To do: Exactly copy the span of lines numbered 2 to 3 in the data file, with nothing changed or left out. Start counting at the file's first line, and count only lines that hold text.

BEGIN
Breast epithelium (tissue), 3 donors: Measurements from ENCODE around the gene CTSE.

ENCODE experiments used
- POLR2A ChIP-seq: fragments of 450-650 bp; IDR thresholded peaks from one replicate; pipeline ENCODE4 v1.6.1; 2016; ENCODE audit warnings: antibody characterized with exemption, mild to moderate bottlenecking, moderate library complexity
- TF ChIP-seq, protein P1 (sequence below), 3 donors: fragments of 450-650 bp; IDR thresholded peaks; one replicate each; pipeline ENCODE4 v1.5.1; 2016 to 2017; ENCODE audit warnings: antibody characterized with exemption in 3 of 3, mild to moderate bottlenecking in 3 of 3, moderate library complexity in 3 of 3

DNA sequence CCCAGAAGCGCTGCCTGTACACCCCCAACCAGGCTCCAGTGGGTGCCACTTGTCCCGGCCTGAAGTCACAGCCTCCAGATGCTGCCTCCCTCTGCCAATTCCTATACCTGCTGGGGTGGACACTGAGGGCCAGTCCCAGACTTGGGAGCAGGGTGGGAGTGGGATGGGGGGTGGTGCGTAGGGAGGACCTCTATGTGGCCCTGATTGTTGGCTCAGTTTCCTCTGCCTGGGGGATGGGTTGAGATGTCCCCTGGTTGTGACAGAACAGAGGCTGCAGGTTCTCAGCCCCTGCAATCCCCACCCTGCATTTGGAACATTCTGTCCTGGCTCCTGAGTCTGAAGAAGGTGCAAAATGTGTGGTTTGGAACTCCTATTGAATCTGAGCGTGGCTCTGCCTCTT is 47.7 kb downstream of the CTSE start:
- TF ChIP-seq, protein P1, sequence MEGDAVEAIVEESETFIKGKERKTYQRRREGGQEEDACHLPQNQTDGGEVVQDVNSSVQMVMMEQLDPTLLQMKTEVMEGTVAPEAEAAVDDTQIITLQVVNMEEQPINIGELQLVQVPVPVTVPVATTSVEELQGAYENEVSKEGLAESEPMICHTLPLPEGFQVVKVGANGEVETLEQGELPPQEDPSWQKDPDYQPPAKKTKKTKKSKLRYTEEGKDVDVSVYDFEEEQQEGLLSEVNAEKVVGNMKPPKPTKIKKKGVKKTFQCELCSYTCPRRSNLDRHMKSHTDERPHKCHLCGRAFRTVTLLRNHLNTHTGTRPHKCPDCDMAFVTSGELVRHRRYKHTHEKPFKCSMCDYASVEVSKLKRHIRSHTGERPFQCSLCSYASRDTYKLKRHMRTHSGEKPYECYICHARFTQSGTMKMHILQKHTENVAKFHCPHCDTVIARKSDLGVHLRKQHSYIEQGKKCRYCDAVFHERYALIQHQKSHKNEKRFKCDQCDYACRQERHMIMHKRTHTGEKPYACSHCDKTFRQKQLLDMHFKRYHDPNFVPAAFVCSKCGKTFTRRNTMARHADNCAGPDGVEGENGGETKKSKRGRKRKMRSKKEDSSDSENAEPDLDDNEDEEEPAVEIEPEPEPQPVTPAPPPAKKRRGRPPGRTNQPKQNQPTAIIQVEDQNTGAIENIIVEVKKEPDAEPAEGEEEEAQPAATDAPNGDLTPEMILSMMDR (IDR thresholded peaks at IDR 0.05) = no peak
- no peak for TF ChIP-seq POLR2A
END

ENCODE experiments used
- POLR2A ChIP-seq: fragments of 450-650 bp; IDR thresholded peaks from one replicate; pipeline ENCODE4 v1.6.1; 2016; ENCODE audit warnings: antibody characterized with exemption, mild to moderate bottlenecking, moderate library complexity